LITTLE THEORIES

fake stamp

What Does Integrity Mean?

When news hit that some overly eager parents helped smooth the ride for their children’s entrée to college by paying bribes, I was disappointed.

Disappointed that the system seems to have served folks who can grease the wheels so their kids can get into college while other kids wait on the sidelines.

The story speaks to so many issues that resonate today: integrity, grit, persistence and shared values.

Like so much news today, the story sparked when celebrities were caught red-handed, forking over dough to have their kids cut ahead in the admissions line.

They bribed test-proctors, athletic coaches and middle-weight college officials.

We pay attention because Hollywood’s lights are shining.

The irony is that, as the news broke, a Hollywood film was winning awards for a story about a writer who sold letters from famous authors for cash.

Problem is: the writer invented the letters.

She passed them off as originals and pocketed the dollars.

Like the college-entrance scandal, the film, Can You Ever Forgive Me?, forces you to consider the meaning of integrity.

The film’s protagonist, Lee Israel, forges letters from such notables as Franny Brice, Ernest Hemingway, Dorothy Parker and Noël Coward.

Israel comforts herself saying she was “offering something better than the original: ‘It was better Coward than Coward. Coward didn’t have to be Coward. I had to be Coward and a half,’ according to Kathryn Hughes of The Guardian.

Parents who helped their children into colleges also made their share of forgeries.

In one instance, a test-taker “corrected” an applicant’s answers on her entrance exams, and, in another example, an applicant submitted photographs that had been faked to show the applicant’s head on the body of a competitive athlete.

Each example shares two common elements: a lack of authenticity and a lack of integrity.

Our culture purports to admire the authentic, but, truth is, we think our real selves bland compared to our avatars.

So we disguise ourselves with the hope that camouflage will make us more appealing.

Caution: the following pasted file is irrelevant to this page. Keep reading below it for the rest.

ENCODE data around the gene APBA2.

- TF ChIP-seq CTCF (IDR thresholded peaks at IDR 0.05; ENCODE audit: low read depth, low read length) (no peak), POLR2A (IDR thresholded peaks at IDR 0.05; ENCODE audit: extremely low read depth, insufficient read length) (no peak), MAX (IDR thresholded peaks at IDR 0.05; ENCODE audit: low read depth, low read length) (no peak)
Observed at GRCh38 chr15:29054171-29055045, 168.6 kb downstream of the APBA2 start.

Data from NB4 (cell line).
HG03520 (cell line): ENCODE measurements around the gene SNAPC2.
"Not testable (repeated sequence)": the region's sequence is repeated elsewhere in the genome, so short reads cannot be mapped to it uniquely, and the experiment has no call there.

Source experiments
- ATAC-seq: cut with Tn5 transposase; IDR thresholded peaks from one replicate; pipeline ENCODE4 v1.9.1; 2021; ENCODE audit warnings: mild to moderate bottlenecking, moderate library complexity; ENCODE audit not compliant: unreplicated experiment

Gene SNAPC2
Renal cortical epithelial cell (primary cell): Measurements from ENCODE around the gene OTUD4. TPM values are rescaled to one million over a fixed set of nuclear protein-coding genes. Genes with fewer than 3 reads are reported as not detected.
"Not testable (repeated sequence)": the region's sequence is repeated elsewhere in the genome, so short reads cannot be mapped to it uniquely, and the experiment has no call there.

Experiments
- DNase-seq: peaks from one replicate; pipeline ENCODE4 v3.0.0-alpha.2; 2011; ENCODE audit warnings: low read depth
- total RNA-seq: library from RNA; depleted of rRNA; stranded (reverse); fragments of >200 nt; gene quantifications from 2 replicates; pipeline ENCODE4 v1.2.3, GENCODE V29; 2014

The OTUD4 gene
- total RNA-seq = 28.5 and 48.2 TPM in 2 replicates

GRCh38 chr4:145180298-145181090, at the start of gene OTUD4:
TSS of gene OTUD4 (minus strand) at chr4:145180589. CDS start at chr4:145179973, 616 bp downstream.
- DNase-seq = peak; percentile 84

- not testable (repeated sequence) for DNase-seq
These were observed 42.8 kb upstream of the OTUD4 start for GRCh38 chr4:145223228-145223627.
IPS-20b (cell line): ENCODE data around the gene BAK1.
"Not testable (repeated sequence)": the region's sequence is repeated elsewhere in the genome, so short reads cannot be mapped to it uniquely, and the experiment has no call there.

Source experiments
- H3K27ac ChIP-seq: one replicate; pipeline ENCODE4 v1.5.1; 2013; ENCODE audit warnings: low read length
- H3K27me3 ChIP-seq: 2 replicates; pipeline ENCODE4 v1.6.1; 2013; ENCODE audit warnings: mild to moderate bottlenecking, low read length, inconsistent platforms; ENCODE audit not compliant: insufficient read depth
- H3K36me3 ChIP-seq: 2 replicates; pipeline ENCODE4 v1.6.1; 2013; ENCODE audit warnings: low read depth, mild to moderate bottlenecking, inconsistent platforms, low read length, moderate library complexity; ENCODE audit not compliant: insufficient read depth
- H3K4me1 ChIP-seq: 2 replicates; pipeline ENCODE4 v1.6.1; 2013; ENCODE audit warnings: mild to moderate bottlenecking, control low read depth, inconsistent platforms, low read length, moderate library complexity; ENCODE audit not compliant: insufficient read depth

The disguise is tied to your integrity.

In Lee Israel’s case, she cashed in on a faked letter that wasn’t true, and twisted the memory of a dead writer unable to set the record straight.

In the college entrance scandal, someone faked an application that granted her admission but another soul lost her place in line.

Both examples show how we lose our integrity when we harm others.

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26 April 2019

#littletheories

#integrity

#collegeadmissionsscandal

#leeisrael

#canyoueverforgiveme

#nativewriter

#nativepress

#kiyuska

#osage

#whatstrending

#thebuddhaway

#dumptrump

#hollywood

 

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Native Science

easter in madison

Easter in Madison with Wey-Wee-Nah and Wak-O-Apa (Rachel and Megan)

Easter Frocks and Magic 

My mother would sew four matching Easter dresses each year–the only day I can remember when my sisters and I all went to church.

Easter was bright and warm in Southern California, and my grandparents would arrive before breakfast on Sunday with baskets of chocolates.

We’d stain our dresses hunting for hard-boiled eggs in the grass, which my parents hid.

My grandmother would dip into her Indian funds and buy us Easter shoes: white patent leather Mary Janes or sandals.

The funds were courtesy of oil unearthed on the reservation, and my grandmother used her share for rent, gasoline, food and treats for the family.

My grandfather would arrive with a live rabbit or Guinea pig, which would infuriate my mother and bite my sisters’ fingers.

The animals would disappear within the week.

When my own girls were small, they indulged my sewing and wore frilly frocks on Easter and dyed eggs in the kitchen.

My husband would cook lamb—a tradition in his family—and we’d eat the ears off chocolate bunnies.

When I was little, my grandmother would treat us to dinner—spaghetti at a neighborhood Trattoria.

We’d wear our hand-made dresses and new shoes, and crowd around my grandmother at the dinner table, begging her to show the waiter her magic.

“Show him, Granny, show him!” we’d cry.

My grandmother was obliged to perform for the waiter.

She’d take a water glass and set it in front of her.

“Do it, Granny, do it,” we begged.

And then Granny would remove her teeth and drop them into the water glass.

We screamed with delight.

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#littletheories

#Easter

#bearpeople

#nativewriter

#nativepress